Pesticide Use Affects People of Color the Most

Gina-Marie Cheeseman

Environmental justice is difficult to find in communities of color.

Pesticides disproportionately affect low-income communities and communities of color. Over 700,000 farmworkers in California, mainly people of color, live and work in areas barraged by toxic chemicals. They experience more acute pesticide poisoning cases than any other part of California’s population.

Take glyphosate as an example. Commonly called Roundup, glyphosate is the most widely used herbicide in the U.S. The World Health Organization classifies it as a probable carcinogen, and California’s Proposition 65 list classified it as a probable human carcinogen. A 2015 report found that half of the glyphosate sprayed in California occurs in eight of the poorest counties (Tulare, Fresno, Merced, Del Norte, Madera, Lake, Imperial, and Kern counties). They are counties with large populations of farmworkers, and 53 percent of the residents in these eight counties identified as Hispanic or Latinx, compared to 38 percent in the state.

Pesticides form compounds that add to poor air quality. California’s San Joaquin Valley has one of the worst air basins in the U.S. The Valley areas of Fresno-Madera, Visalia, Bakersfield, and Modesto-Merced rank in the top five for the worst ozone pollution and fine particle pollution according to the American Lung Association. Bakersfield ranks number one for year-round particle pollution, with Fresno-Madera and Visalia ranking numbers two and three, respectively. Five of the counties looked at in the report on glyphosate are in the San Joaquin Valley.

A 2015 study found similar results. Using an environmental justice screening tool to compare environmental hazards and vulnerable populations in California, researchers found the odds of living in one of the 10 percent most affected zip codes were 6.2 times greater for Latinx and 5.8 times greater for African Americans. 

The health effects of pesticide exposure

All that exposure to pesticides affects health as studies show. Researchers looked at birth and demographic characteristics for over 500,000 births between 1997 to 2001 in the San Joaquin Valley. What they discovered is that agriculture exposure increased adverse birth outcomes by five to nine percent among the population exposed to high levels of pesticides. A study published in 2018 linked exposure to environmental pollutants and diabetes.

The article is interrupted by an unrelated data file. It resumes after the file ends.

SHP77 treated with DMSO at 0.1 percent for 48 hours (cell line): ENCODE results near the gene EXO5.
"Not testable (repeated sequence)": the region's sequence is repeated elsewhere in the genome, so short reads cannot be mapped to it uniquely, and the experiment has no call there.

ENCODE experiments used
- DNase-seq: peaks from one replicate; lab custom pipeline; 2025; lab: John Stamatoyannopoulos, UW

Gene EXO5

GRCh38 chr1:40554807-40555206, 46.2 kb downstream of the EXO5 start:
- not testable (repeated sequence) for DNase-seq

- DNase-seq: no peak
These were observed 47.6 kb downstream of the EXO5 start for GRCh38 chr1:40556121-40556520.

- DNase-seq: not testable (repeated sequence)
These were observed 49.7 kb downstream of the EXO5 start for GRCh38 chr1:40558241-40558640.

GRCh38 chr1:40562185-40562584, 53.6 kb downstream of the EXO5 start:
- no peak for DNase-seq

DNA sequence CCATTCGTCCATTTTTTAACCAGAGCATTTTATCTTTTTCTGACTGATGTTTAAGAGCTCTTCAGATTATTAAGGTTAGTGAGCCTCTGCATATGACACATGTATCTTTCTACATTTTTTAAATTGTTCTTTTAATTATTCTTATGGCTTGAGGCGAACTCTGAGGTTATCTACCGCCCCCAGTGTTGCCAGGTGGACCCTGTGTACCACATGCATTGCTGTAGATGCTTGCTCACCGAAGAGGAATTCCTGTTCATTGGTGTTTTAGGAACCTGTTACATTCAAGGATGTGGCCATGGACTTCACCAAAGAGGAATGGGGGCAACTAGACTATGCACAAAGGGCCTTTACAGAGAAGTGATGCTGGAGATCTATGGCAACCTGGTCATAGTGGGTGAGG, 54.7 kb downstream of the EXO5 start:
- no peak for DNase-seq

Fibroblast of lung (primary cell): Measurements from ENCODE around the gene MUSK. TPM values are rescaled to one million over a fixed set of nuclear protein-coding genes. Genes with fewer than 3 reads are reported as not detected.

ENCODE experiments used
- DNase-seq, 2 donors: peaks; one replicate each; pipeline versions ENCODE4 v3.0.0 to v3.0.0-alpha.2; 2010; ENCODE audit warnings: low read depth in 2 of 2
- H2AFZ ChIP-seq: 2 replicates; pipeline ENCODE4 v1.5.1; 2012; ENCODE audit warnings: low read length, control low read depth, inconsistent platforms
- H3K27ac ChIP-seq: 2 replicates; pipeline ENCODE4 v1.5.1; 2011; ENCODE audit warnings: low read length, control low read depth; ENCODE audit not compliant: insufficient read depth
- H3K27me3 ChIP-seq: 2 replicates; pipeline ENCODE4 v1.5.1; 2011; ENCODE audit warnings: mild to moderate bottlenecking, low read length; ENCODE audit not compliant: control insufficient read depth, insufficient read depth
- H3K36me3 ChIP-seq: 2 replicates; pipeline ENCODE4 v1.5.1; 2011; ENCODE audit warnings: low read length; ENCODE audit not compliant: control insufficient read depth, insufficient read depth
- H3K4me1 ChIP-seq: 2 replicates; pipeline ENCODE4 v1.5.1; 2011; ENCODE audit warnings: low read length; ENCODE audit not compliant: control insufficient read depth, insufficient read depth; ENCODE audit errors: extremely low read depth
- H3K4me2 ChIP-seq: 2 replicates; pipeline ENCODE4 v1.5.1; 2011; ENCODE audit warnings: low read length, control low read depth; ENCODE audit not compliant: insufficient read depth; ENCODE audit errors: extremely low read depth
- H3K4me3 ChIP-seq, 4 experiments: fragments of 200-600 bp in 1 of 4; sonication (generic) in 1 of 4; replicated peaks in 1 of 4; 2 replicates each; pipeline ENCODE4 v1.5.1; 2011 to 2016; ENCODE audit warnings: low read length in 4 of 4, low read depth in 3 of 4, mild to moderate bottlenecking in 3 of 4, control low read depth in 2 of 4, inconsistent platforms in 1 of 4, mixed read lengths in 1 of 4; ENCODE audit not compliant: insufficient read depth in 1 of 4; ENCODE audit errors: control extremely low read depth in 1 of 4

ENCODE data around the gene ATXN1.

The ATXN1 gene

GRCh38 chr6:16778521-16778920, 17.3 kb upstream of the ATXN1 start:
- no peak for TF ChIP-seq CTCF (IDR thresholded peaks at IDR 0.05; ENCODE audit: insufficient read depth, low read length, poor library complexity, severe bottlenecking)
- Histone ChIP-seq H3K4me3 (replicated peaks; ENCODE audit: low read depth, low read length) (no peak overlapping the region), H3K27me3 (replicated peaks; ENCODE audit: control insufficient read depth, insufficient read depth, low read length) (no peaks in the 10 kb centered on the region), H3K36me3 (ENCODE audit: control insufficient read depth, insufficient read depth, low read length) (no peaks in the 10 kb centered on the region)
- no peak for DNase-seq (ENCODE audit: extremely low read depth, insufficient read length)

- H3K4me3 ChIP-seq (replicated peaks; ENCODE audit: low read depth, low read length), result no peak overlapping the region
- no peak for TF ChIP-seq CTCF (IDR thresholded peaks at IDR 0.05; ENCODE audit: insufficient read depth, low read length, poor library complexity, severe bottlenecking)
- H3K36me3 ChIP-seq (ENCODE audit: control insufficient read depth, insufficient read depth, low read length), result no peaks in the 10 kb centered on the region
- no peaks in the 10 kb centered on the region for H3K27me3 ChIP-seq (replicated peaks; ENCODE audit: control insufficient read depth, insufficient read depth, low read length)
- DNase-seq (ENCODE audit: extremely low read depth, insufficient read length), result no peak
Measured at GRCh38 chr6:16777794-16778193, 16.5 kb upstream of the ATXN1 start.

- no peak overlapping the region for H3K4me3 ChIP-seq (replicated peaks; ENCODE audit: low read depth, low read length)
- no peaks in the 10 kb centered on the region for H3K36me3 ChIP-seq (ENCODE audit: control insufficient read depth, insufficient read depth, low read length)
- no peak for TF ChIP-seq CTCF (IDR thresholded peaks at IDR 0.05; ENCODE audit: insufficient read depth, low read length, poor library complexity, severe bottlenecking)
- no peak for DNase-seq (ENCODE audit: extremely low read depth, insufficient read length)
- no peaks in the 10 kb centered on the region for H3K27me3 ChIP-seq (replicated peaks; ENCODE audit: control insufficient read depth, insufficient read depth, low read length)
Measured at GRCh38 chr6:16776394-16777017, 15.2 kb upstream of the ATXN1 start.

Another study of California’s Salinas Valley, an agricultural region frequently referred to as the salad bowl of the world, looked at the effects of pesticides on childhood development. Called the Center for the Health Assessment of Mothers and Children of Salinas (CHAMACOS) Study, it is the longest-running study of pesticides and other environmental toxins among children in a farmworker community. The study started in 1999 with pregnant women living in the Salinas Valley.

Pesticide exposure can affect the brains of children. Researchers looked at the brain images of 95 teenagers participating in the CHAMACOS study to see how exposure to organophosphates in the womb affects children. What they found is that the teenagers had altered brain activity while performing tasks requiring executive control. In another study, researchers studied teenagers exposed to high levels of pesticides and found an increased risk of depression. Since 2008, they have tracked the development of 529 children living near agriculture in Ecuadorian Andes between 11 and 17 years old.

What you can do

As essential workers, farmworkers and their families face an elevated risk from COVID-19. There is something you can do. Sign the petition asking Congress to require the U.S. Environmental Protection Agency to examine the link between pesticide exposure and COVID-19 and protect people at the greatest risk to contract the virus.

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